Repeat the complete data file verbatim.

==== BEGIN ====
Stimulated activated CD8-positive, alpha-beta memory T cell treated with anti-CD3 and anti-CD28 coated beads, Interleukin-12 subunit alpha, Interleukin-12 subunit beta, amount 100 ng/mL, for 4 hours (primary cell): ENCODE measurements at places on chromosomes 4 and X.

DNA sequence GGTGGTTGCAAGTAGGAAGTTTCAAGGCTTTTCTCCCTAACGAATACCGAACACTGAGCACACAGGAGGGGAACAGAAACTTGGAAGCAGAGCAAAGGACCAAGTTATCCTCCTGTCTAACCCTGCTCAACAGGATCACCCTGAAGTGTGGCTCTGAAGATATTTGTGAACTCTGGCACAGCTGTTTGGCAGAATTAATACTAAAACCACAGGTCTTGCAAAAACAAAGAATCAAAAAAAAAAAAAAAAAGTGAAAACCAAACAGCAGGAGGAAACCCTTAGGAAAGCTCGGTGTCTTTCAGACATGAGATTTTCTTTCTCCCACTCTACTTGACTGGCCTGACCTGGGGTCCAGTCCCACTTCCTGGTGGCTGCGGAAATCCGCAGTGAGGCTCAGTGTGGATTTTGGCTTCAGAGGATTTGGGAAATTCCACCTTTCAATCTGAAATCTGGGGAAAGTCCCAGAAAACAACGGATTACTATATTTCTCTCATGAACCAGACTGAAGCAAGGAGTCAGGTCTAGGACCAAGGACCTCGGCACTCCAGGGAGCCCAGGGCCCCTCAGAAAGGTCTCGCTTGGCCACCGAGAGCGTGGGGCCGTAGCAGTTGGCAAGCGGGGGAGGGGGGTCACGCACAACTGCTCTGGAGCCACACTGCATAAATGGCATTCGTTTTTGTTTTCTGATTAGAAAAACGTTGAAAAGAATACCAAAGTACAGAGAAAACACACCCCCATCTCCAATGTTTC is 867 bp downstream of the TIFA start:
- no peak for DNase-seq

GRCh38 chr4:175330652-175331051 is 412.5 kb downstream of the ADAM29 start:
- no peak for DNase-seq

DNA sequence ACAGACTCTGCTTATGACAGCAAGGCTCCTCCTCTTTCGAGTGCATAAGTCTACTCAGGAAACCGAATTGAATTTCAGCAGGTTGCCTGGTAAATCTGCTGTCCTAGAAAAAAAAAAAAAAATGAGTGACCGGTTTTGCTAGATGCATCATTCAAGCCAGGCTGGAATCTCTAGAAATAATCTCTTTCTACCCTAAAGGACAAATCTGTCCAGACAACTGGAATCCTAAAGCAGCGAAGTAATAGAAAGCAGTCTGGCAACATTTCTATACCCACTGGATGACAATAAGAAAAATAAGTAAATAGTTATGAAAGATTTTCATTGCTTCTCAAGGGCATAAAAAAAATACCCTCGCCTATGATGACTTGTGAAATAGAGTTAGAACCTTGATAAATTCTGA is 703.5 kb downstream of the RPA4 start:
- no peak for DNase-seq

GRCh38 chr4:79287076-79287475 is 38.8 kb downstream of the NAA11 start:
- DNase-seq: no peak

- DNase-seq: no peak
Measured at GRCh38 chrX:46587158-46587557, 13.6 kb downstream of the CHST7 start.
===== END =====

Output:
Stimulated activated CD8-positive, alpha-beta memory T cell treated with anti-CD3 and anti-CD28 coated beads, Interleukin-12 subunit alpha, Interleukin-12 subunit beta, amount 100 ng/mL, for 4 hours (primary cell): ENCODE measurements at places on chromosomes 4 and X.

DNA sequence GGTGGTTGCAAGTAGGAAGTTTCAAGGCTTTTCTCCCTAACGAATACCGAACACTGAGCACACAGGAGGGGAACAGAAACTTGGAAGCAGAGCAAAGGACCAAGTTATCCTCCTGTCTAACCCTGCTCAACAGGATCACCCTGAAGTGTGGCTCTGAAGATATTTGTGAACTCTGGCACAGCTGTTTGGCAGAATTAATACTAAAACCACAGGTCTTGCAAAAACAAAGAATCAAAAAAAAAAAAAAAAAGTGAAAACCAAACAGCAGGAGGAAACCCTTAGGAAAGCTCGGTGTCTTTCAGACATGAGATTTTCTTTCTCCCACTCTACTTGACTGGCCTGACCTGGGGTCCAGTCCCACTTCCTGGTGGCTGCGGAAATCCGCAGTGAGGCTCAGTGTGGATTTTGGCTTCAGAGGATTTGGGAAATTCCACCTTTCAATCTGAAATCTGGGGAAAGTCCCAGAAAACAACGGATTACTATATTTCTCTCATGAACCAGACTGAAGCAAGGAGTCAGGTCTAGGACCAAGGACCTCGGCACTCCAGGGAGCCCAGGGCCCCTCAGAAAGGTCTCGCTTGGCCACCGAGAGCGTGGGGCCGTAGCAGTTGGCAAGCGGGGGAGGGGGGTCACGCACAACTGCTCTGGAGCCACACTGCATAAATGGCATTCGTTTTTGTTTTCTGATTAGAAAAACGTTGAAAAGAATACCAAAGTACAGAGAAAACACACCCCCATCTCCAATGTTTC is 867 bp downstream of the TIFA start:
- no peak for DNase-seq

GRCh38 chr4:175330652-175331051 is 412.5 kb downstream of the ADAM29 start:
- no peak for DNase-seq

DNA sequence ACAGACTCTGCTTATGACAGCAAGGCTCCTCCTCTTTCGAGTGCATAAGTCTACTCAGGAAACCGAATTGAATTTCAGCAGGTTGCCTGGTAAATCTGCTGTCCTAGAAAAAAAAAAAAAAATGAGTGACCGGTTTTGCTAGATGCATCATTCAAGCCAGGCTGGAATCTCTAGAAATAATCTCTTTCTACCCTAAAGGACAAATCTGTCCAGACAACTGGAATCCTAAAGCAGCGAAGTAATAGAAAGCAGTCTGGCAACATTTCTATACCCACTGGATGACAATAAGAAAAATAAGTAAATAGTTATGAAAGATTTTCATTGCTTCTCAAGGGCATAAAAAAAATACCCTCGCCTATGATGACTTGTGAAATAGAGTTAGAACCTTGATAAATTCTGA is 703.5 kb downstream of the RPA4 start:
- no peak for DNase-seq

GRCh38 chr4:79287076-79287475 is 38.8 kb downstream of the NAA11 start:
- DNase-seq: no peak

- DNase-seq: no peak
Measured at GRCh38 chrX:46587158-46587557, 13.6 kb downstream of the CHST7 start.